Ben Van Doren: There is confidence in that too. If you're scared, and I'm thinking this through the lens of a coach, how can we help law enforcement, help these interactions to be as safe as possible for the police officers and the suspects, if you feel like your life is in danger you're more likely to pull versus if you feel like you're in control. You're more likely to just hold them there until help comes, so getting people to that level of confidence is hard and takes a while, but hopefully people will continue.


Evan Stuart: You panic, you do something stupid. You're in control and your mind is clear. You can think through the problem and think rationally about what makes the most sense. I think it goes far beyond that, the initial control of someone.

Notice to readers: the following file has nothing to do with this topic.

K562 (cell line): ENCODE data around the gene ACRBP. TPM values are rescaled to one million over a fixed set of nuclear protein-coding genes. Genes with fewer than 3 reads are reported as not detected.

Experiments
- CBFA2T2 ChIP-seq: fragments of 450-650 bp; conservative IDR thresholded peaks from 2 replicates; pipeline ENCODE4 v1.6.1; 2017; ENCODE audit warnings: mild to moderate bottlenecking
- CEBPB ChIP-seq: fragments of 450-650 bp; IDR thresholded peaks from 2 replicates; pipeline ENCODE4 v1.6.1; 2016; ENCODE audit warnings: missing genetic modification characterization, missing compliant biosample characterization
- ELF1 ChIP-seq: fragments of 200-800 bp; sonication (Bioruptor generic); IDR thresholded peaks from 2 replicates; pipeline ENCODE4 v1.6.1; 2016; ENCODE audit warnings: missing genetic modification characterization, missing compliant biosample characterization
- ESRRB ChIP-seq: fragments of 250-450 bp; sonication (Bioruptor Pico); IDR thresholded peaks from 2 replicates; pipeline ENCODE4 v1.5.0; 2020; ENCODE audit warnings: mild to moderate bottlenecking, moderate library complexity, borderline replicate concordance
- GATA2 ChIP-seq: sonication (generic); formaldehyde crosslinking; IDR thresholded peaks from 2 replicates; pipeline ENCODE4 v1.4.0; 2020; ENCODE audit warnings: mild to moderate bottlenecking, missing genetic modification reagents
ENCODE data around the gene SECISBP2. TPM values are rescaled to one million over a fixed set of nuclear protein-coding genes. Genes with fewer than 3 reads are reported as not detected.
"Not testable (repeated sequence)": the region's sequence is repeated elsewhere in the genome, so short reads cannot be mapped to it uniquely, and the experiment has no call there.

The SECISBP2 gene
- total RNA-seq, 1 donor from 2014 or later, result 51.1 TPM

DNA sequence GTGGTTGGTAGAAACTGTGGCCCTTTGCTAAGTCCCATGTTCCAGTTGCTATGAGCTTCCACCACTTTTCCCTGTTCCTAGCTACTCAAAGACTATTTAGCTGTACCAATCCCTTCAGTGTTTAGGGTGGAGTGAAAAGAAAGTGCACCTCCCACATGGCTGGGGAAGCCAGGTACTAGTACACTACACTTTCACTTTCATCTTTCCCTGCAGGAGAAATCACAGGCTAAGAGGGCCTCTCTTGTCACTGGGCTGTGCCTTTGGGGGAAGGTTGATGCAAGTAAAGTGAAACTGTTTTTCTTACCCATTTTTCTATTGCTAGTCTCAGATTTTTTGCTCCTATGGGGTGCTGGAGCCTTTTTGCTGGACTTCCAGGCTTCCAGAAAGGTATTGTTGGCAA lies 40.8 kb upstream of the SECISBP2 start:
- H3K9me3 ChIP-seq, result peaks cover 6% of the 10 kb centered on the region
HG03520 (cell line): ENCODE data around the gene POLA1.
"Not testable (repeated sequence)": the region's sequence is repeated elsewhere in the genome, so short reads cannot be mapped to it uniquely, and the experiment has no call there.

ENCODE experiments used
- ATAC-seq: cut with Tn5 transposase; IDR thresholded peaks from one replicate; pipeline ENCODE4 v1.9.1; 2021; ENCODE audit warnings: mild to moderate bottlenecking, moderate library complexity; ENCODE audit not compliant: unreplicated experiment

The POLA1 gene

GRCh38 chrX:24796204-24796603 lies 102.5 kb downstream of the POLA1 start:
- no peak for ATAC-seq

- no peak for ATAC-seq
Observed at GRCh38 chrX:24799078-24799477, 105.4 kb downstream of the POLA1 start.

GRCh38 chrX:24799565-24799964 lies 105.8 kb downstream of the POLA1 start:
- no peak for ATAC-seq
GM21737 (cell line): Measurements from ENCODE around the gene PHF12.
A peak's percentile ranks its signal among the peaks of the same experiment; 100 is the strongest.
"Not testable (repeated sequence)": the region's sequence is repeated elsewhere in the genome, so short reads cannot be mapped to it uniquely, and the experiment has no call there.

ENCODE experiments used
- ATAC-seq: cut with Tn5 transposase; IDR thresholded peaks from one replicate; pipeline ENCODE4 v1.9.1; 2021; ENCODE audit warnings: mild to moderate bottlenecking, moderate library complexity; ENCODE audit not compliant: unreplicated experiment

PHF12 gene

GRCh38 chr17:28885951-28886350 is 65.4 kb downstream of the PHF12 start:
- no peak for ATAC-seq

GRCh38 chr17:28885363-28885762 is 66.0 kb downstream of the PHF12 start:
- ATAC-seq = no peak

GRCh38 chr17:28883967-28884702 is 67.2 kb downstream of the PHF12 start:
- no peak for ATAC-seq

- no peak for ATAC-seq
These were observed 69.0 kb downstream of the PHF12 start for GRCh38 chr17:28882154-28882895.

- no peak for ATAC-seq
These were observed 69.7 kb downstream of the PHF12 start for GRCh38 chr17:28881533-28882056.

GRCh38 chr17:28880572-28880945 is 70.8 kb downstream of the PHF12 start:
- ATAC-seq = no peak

Ben Van Doren: Do you know of any scenarios where someone that has been training has had to use Jiu Jitsu, and has been effective? They've learned it in the gym and it's been effective on the street?


Evan Stuart: Actually, somebody that doesn't train in Jiu Jitsu, but just finished up one of our block trainings where we covered a few things, did a real good job where the fight went to the ground and he managed to get into side control. Just maintain the pressure, maintain control and let that person struggle until people started showing up. I mean, it was an untrained person that took a few things they learned from our block in our training and demonstrated that it can work.


Ben Van Doren: Yeah, that's great.


Evan Stuart: Yeah,  I don't know specific circumstances of someone training outside of work using it on the road.  Lots of guys that are training, they're going out and they're using it when necessary, whether it's different take downs, or doing trips. Yeah, I mean you can tell the guys that train because they're the ones that are the most calm. That's the biggest thing.